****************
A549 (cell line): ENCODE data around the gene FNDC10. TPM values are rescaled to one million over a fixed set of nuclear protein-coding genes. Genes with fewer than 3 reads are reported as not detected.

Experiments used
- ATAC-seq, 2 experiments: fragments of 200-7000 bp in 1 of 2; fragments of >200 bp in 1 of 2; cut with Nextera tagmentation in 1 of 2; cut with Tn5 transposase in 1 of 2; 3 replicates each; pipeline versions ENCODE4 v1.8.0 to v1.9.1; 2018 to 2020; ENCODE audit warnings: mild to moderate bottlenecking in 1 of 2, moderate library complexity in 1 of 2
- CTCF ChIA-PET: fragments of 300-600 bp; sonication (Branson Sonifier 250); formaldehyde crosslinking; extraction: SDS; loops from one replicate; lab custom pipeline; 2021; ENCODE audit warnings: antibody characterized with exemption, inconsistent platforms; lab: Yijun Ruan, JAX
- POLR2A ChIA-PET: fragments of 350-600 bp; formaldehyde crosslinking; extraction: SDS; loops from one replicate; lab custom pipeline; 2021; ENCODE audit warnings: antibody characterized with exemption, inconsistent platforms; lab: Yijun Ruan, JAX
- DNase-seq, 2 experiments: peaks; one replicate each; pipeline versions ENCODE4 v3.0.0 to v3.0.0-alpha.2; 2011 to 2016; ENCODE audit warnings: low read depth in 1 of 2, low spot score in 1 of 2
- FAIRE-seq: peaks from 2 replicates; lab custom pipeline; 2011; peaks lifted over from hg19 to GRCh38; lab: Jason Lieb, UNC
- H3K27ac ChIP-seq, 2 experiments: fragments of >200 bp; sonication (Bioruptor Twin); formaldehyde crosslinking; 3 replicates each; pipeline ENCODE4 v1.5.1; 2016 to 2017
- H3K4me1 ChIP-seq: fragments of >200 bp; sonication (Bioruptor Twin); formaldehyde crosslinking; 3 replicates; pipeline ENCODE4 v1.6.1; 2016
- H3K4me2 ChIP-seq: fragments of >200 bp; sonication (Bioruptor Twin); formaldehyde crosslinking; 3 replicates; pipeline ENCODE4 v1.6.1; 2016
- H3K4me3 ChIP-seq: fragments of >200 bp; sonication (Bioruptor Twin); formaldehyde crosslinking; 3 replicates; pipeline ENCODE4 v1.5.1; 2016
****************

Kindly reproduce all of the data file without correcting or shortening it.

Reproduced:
A549 (cell line): ENCODE data around the gene FNDC10. TPM values are rescaled to one million over a fixed set of nuclear protein-coding genes. Genes with fewer than 3 reads are reported as not detected.

Experiments used
- ATAC-seq, 2 experiments: fragments of 200-7000 bp in 1 of 2; fragments of >200 bp in 1 of 2; cut with Nextera tagmentation in 1 of 2; cut with Tn5 transposase in 1 of 2; 3 replicates each; pipeline versions ENCODE4 v1.8.0 to v1.9.1; 2018 to 2020; ENCODE audit warnings: mild to moderate bottlenecking in 1 of 2, moderate library complexity in 1 of 2
- CTCF ChIA-PET: fragments of 300-600 bp; sonication (Branson Sonifier 250); formaldehyde crosslinking; extraction: SDS; loops from one replicate; lab custom pipeline; 2021; ENCODE audit warnings: antibody characterized with exemption, inconsistent platforms; lab: Yijun Ruan, JAX
- POLR2A ChIA-PET: fragments of 350-600 bp; formaldehyde crosslinking; extraction: SDS; loops from one replicate; lab custom pipeline; 2021; ENCODE audit warnings: antibody characterized with exemption, inconsistent platforms; lab: Yijun Ruan, JAX
- DNase-seq, 2 experiments: peaks; one replicate each; pipeline versions ENCODE4 v3.0.0 to v3.0.0-alpha.2; 2011 to 2016; ENCODE audit warnings: low read depth in 1 of 2, low spot score in 1 of 2
- FAIRE-seq: peaks from 2 replicates; lab custom pipeline; 2011; peaks lifted over from hg19 to GRCh38; lab: Jason Lieb, UNC
- H3K27ac ChIP-seq, 2 experiments: fragments of >200 bp; sonication (Bioruptor Twin); formaldehyde crosslinking; 3 replicates each; pipeline ENCODE4 v1.5.1; 2016 to 2017
- H3K4me1 ChIP-seq: fragments of >200 bp; sonication (Bioruptor Twin); formaldehyde crosslinking; 3 replicates; pipeline ENCODE4 v1.6.1; 2016
- H3K4me2 ChIP-seq: fragments of >200 bp; sonication (Bioruptor Twin); formaldehyde crosslinking; 3 replicates; pipeline ENCODE4 v1.6.1; 2016
- H3K4me3 ChIP-seq: fragments of >200 bp; sonication (Bioruptor Twin); formaldehyde crosslinking; 3 replicates; pipeline ENCODE4 v1.5.1; 2016